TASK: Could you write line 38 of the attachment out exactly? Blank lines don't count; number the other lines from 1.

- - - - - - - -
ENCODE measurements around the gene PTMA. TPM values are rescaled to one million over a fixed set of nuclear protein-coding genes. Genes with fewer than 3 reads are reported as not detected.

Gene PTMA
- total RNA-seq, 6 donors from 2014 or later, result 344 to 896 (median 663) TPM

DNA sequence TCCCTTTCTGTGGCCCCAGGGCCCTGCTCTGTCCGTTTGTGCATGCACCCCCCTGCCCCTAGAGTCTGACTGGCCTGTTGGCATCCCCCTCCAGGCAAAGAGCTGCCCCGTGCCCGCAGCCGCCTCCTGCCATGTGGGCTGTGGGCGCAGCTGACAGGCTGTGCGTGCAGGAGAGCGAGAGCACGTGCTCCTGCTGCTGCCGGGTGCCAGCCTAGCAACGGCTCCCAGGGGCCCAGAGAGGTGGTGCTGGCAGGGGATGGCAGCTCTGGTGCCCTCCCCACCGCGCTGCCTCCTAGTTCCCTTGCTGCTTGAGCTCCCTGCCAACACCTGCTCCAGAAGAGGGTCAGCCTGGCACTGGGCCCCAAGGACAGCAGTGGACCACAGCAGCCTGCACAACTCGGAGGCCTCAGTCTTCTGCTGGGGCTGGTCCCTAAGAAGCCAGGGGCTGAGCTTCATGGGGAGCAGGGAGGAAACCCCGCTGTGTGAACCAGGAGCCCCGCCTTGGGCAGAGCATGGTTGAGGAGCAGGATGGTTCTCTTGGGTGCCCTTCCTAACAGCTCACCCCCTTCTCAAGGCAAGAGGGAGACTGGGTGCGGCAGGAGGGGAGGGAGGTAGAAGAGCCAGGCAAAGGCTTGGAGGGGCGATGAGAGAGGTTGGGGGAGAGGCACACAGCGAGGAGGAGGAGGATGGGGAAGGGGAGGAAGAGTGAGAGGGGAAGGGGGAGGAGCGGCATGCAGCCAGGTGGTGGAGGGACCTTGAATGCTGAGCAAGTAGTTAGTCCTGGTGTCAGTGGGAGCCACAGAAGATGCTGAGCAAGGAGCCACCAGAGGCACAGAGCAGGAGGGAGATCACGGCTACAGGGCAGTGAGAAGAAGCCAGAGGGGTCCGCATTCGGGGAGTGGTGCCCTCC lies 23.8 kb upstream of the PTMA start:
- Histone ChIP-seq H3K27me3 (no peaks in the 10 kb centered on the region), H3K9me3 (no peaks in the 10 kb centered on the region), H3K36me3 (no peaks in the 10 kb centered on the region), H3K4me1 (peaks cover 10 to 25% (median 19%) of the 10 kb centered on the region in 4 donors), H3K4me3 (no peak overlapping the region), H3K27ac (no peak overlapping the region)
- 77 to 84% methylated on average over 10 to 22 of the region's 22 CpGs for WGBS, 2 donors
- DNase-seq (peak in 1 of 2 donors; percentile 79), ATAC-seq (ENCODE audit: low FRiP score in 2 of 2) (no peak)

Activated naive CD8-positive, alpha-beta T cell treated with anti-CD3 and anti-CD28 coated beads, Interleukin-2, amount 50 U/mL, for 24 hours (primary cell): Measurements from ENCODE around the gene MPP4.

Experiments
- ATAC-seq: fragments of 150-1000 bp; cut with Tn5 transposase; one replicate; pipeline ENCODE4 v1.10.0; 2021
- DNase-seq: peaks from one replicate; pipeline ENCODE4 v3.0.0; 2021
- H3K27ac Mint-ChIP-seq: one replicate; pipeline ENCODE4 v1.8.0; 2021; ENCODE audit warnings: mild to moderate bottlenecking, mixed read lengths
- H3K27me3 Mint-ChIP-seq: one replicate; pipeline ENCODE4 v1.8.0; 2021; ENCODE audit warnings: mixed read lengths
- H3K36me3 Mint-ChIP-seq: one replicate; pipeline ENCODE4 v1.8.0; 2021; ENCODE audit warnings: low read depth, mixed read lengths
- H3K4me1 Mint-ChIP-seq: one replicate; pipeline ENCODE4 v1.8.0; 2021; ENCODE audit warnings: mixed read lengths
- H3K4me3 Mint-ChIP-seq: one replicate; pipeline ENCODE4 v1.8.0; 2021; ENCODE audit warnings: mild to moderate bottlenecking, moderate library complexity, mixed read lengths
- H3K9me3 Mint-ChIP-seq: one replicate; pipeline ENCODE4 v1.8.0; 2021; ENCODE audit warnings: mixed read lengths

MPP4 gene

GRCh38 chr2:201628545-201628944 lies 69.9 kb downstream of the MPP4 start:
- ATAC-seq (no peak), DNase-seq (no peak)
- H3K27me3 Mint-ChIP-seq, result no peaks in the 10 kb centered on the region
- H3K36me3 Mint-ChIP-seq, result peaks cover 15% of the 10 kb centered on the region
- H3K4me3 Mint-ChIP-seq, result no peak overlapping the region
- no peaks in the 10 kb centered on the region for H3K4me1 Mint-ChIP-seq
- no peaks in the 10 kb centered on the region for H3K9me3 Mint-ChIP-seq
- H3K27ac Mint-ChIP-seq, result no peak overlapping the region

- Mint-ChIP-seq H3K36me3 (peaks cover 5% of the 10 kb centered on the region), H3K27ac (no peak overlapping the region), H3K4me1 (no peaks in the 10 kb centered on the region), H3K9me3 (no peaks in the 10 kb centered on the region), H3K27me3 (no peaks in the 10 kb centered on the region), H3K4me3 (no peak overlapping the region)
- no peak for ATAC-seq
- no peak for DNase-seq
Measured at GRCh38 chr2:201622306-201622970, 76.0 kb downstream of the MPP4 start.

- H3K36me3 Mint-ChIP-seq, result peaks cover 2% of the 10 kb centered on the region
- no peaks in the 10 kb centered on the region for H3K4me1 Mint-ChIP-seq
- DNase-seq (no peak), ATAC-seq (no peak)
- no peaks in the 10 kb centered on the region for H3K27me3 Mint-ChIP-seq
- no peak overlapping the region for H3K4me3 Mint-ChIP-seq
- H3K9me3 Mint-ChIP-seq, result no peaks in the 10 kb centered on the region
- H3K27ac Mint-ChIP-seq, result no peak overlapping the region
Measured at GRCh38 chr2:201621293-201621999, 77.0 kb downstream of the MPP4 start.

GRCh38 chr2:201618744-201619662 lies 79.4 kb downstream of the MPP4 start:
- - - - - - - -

Measured at GRCh38 chr2:201621293-201621999, 77.0 kb downstream of the MPP4 start.